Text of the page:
Consider a recent workplace evaluation I got (which is likely not all that different from those received by many others). A big (and undisclosed) part of the position is living up to the standards and values that INSERT GENERIC CORPO HERE represents. And of course, the inevitable Though SO-AND-SO displays good performance in the area of STUPID SHIT HERE, he could achieve more by pushing himself a little harder in his daily routine.

I could. But I don’t really give a shit. These goals always mean nothing to me and everything to those managing me.

Many of us live this existence. It is the reason movies like Office Space and Fight Club are cult classics. Not to mention the modern-day televised adaptations of show characters choosing to thumb their nose at the status quo (Breaking Bad, Mr. Robot).
As much as I love these adaptations, however, they are still a part of the overall problem. With the exception of Mr. Robot (which is filled with educational cyber awareness tips), most of these are just tales spun up by the wealthy and privileged which appeal to the masses on account of the reality of many of the situations.

In a world wherein half of ones life consists of regimented conformity, the availability of passive distractions is just as important. Where life is lacking in direction in terms of meaning, the mindless helps keep the void filled. If we are perfectly honest with ourselves, alcohol and drugs also play a role here as well. It’s all about keeping the mind occupied.

What this pandemic really is, is a dry run of what is around the corner for a good chunk of humanity. A state of permanent obsolescence for much of the workforce that consists of machines of meat.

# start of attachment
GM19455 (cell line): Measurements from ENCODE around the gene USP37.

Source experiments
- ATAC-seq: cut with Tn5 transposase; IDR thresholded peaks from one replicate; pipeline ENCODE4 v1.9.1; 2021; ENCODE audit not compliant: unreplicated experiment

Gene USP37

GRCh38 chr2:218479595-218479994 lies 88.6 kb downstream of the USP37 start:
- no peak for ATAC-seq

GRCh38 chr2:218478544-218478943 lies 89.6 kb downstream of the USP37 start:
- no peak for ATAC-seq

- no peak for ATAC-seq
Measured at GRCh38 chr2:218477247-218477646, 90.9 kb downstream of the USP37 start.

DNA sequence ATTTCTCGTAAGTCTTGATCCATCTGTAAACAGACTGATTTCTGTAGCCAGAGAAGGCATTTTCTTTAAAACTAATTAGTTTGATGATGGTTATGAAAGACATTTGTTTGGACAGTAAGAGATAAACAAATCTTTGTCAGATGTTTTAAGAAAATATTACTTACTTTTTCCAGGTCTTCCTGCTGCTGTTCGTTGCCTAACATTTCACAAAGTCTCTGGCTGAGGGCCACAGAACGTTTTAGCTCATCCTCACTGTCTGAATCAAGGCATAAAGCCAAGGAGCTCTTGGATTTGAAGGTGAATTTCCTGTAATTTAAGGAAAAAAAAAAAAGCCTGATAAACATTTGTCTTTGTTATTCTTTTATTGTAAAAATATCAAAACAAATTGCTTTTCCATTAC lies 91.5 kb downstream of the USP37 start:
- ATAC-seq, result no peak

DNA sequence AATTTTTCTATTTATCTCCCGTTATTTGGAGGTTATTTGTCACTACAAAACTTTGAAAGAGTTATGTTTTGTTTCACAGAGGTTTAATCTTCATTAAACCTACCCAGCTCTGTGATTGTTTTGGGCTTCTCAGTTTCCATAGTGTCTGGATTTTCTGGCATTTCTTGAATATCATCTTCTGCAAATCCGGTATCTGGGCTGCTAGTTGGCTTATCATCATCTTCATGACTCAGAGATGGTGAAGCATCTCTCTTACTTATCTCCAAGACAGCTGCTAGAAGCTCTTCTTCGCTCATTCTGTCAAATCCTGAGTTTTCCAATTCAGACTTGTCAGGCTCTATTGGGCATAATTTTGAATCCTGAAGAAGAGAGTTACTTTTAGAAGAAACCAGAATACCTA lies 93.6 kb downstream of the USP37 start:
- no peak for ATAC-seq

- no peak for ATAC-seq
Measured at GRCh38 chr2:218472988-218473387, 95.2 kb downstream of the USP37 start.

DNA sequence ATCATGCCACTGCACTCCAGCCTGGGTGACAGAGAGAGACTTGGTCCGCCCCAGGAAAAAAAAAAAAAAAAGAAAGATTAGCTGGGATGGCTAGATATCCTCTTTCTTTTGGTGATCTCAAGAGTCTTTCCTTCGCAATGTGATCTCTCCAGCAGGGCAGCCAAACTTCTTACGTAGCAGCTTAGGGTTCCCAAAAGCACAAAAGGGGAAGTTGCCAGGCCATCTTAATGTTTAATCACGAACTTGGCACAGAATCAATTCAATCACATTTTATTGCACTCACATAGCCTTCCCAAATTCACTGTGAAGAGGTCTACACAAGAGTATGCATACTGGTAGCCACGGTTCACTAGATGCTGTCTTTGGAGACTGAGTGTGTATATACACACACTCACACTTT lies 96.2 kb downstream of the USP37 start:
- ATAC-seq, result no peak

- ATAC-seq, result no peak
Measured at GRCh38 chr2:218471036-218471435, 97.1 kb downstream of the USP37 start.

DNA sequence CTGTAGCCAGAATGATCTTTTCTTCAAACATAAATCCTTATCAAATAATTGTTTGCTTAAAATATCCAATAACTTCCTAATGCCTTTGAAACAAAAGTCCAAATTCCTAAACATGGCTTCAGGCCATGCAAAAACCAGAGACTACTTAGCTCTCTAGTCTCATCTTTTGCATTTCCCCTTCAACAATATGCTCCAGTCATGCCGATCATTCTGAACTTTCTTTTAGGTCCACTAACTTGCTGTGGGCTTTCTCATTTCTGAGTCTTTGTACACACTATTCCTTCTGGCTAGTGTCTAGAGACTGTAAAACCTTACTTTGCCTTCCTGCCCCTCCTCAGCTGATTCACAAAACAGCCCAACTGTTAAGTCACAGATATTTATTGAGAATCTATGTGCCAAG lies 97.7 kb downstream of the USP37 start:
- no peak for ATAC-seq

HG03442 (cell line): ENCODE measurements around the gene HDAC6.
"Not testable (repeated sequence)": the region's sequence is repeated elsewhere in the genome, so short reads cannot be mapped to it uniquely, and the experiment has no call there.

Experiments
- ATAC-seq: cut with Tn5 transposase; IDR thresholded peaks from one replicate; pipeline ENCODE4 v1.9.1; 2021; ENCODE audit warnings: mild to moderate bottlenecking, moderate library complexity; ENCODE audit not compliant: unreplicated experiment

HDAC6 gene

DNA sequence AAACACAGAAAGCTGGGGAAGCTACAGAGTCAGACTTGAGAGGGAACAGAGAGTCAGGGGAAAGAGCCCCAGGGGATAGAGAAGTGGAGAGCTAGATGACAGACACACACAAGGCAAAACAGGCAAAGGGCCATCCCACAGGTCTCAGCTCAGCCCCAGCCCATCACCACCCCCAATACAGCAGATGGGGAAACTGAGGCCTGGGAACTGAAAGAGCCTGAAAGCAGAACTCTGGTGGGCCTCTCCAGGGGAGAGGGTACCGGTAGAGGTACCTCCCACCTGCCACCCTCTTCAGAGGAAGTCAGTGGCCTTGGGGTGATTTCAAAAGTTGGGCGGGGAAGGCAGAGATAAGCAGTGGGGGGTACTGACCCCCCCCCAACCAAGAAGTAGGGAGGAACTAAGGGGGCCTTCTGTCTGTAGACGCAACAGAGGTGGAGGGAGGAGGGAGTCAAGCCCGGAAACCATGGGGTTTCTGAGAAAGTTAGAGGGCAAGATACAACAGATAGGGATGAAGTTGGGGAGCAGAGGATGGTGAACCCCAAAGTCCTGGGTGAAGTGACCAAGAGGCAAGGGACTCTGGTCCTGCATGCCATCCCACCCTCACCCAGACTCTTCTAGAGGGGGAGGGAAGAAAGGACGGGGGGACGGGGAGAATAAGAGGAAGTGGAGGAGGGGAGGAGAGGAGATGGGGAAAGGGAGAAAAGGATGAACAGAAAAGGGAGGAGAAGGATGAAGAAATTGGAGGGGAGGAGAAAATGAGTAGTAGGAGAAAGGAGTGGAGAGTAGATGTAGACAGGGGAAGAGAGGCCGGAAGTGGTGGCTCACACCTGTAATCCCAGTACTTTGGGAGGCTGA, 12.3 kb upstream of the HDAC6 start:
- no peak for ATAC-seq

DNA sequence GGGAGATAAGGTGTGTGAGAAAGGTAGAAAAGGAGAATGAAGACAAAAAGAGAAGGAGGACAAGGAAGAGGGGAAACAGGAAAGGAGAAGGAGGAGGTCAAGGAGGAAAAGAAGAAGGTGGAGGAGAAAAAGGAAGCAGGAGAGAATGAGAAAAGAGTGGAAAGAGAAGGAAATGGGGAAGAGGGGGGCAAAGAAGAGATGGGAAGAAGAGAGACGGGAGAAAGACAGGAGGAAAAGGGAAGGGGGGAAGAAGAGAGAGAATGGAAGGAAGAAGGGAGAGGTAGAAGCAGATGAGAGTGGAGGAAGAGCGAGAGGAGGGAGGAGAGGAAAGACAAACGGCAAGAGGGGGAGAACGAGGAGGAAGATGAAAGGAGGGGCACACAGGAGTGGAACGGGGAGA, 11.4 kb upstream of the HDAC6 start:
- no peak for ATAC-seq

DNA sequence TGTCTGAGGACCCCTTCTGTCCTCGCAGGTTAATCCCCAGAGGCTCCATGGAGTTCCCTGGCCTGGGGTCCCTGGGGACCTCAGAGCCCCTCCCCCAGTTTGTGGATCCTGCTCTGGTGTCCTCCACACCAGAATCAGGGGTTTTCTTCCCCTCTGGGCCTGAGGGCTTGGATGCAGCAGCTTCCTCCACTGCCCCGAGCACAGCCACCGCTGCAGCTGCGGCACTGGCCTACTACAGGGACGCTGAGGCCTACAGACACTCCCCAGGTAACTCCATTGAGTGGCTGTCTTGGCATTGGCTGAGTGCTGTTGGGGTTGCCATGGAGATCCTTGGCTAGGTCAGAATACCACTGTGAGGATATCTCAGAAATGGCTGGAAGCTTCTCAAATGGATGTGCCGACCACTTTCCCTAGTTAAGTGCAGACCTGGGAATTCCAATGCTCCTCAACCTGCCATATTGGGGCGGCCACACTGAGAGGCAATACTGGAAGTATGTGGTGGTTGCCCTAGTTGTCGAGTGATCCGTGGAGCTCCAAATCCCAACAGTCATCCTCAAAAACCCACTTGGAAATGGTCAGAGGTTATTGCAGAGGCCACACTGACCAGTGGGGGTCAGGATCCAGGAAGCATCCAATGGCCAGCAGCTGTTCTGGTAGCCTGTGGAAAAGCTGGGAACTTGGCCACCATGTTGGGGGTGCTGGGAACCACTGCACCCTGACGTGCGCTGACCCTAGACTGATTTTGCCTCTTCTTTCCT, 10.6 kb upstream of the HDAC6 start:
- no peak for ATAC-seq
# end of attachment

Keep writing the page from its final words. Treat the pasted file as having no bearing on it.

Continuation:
COVID 19 may be temporary, but we are still collectively starring down the barrel of a gun. Though COVID 19 serves as a shotgun in itself, how our various nations react also serves as a chance to experiment with methods of dealing with this new reality.
It’s a reality that has already begun to touch areas of the fossil fuel industry, particularly in Canada. Though the increased obsolescence of heavy fuels also presents an opportunity in itself, little hope is to be found on that front as the collective status quo continues to bury its head in delusion.

As illustrated by this meme.

I have touched on this topic before, in this very context in fact. I remember that project well since news kept coming out both during its creation AND after it was published that illustrated my point. The future for fossil fuels generally (let alone heavy fuels) is on the decline. Even Jim Cramer can’t help but acknowledge the changing winds of the energy industry.

The only place wherein this information has not penetrated is in bitumen rich Canada. Where even politicians that should know better are pandering for the sake of the votes. Kicking the hard changes down the road for someone else to deal with in the name of temporary gains.
The population wants false hope, so they get it in spades.

The day will eventually come when the reality becomes unavoidable, however. Just as Covid 19 eventually became too much of a problem for even Donald Trump to ignore, so to will the eventual recession of the oil patch. And just as my American friends fear what lies around the corner for their country in the coming weeks of Covid 19 induced economic collapse (thanks to a failure of leadership to adequately prepare!), I fear that the same future is at stake for deluded oil patch proponents.

Considering that the Canadian oilpatch constitutes a tiny fraction of the overall worldwide workforce, the picture only grows grimmer when one zooms all the way out to encompass the whole of the automation threat.